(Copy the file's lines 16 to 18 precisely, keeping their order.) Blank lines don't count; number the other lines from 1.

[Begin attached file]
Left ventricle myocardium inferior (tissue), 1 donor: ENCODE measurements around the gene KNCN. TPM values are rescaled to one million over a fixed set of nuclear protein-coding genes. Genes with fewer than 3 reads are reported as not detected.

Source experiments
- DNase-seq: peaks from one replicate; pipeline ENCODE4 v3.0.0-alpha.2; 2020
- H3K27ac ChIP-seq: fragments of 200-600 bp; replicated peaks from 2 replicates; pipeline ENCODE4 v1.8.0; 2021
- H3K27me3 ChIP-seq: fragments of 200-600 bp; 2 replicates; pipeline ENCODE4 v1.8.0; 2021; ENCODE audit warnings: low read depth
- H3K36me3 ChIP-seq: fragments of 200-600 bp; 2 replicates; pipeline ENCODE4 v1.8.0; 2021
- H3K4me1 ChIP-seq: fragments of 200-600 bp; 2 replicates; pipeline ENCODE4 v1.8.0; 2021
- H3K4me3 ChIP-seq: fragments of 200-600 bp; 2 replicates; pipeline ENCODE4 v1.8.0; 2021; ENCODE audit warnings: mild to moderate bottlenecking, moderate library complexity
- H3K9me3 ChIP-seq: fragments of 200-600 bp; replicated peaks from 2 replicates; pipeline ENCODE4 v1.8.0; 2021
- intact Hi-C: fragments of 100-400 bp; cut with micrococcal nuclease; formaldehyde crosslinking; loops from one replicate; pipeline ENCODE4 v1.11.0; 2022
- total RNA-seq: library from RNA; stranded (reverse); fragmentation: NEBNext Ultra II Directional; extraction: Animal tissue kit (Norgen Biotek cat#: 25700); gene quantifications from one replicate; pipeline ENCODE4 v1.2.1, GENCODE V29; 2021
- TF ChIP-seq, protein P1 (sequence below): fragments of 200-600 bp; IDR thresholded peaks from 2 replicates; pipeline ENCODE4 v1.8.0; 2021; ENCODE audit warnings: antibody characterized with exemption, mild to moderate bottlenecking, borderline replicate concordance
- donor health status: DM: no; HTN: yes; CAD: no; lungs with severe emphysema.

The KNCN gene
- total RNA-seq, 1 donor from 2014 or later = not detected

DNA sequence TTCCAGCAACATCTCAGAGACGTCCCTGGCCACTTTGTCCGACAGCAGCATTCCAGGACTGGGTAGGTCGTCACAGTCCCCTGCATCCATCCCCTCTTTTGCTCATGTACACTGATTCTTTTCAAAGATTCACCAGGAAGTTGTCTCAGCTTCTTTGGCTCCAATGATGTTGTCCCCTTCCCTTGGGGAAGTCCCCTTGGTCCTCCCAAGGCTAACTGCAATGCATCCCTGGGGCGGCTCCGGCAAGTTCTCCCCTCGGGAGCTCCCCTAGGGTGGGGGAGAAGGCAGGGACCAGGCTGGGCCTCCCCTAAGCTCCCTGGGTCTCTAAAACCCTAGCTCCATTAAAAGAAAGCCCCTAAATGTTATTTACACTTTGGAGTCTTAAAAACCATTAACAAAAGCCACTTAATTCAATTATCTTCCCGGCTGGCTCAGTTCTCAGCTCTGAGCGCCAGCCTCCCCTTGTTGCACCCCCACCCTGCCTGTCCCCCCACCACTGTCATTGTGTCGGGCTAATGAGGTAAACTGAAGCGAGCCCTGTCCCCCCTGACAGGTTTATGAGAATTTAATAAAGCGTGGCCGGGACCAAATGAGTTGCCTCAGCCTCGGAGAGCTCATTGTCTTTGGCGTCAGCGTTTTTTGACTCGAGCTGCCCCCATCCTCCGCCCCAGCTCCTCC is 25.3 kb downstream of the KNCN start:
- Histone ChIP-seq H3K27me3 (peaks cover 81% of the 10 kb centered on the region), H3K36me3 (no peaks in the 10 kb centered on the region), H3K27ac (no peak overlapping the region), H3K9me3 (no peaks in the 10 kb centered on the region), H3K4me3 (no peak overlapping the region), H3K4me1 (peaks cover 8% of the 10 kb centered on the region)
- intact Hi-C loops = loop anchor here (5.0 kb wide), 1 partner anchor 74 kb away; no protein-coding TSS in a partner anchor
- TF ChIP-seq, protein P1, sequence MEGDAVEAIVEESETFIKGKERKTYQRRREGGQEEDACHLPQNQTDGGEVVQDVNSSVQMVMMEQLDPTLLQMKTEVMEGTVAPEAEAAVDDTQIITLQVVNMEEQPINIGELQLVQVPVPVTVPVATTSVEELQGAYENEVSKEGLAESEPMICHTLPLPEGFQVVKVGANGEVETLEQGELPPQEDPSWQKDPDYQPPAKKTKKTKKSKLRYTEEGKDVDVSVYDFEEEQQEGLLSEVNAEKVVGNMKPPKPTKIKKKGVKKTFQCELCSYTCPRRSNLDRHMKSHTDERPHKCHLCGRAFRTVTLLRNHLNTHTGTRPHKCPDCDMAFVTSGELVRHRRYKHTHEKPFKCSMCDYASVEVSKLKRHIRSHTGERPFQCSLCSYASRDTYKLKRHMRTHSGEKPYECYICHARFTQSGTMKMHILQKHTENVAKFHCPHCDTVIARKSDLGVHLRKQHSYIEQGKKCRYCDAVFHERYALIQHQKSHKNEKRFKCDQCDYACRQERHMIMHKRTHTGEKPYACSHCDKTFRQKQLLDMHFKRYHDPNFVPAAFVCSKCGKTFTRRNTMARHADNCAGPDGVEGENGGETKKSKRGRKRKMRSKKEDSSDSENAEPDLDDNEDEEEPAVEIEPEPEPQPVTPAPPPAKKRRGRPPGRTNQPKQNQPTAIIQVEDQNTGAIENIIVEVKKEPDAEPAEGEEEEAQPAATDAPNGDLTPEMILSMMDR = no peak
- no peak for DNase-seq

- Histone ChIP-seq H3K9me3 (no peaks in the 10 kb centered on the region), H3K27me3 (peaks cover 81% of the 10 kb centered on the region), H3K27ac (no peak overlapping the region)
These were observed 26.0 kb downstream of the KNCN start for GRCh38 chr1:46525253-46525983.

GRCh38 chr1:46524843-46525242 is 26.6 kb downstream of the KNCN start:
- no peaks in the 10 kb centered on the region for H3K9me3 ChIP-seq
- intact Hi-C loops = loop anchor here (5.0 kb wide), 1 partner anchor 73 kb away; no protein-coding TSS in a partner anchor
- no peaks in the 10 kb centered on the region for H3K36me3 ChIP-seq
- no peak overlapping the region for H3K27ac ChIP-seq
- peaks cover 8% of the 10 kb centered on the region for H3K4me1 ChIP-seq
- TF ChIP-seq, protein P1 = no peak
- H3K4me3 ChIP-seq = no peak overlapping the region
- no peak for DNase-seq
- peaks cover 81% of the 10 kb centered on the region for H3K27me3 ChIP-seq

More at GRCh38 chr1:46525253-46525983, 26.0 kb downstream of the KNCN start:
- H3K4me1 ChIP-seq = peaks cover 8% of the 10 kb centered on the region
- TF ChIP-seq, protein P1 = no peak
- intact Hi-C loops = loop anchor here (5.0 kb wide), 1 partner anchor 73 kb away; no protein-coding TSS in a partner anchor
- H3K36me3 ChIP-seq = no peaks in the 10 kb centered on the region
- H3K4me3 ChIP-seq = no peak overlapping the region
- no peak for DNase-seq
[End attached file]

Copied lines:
DNA sequence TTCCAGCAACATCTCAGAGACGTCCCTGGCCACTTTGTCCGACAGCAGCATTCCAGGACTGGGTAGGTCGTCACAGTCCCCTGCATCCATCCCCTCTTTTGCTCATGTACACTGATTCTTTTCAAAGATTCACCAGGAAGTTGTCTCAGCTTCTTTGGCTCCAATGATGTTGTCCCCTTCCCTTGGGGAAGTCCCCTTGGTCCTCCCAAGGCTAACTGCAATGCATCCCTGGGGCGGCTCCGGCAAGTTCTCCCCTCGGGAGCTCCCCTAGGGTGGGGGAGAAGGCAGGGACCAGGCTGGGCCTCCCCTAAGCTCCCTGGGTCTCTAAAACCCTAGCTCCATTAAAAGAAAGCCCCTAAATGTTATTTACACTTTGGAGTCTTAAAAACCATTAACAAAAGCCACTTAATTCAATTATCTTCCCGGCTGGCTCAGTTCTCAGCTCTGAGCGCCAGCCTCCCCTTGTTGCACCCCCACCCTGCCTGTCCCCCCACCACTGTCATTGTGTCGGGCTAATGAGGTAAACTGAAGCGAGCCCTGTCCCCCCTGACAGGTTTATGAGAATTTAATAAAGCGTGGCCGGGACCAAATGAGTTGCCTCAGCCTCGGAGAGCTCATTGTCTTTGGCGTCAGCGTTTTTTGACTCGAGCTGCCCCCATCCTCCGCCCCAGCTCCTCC is 25.3 kb downstream of the KNCN start:
- Histone ChIP-seq H3K27me3 (peaks cover 81% of the 10 kb centered on the region), H3K36me3 (no peaks in the 10 kb centered on the region), H3K27ac (no peak overlapping the region), H3K9me3 (no peaks in the 10 kb centered on the region), H3K4me3 (no peak overlapping the region), H3K4me1 (peaks cover 8% of the 10 kb centered on the region)
- intact Hi-C loops = loop anchor here (5.0 kb wide), 1 partner anchor 74 kb away; no protein-coding TSS in a partner anchor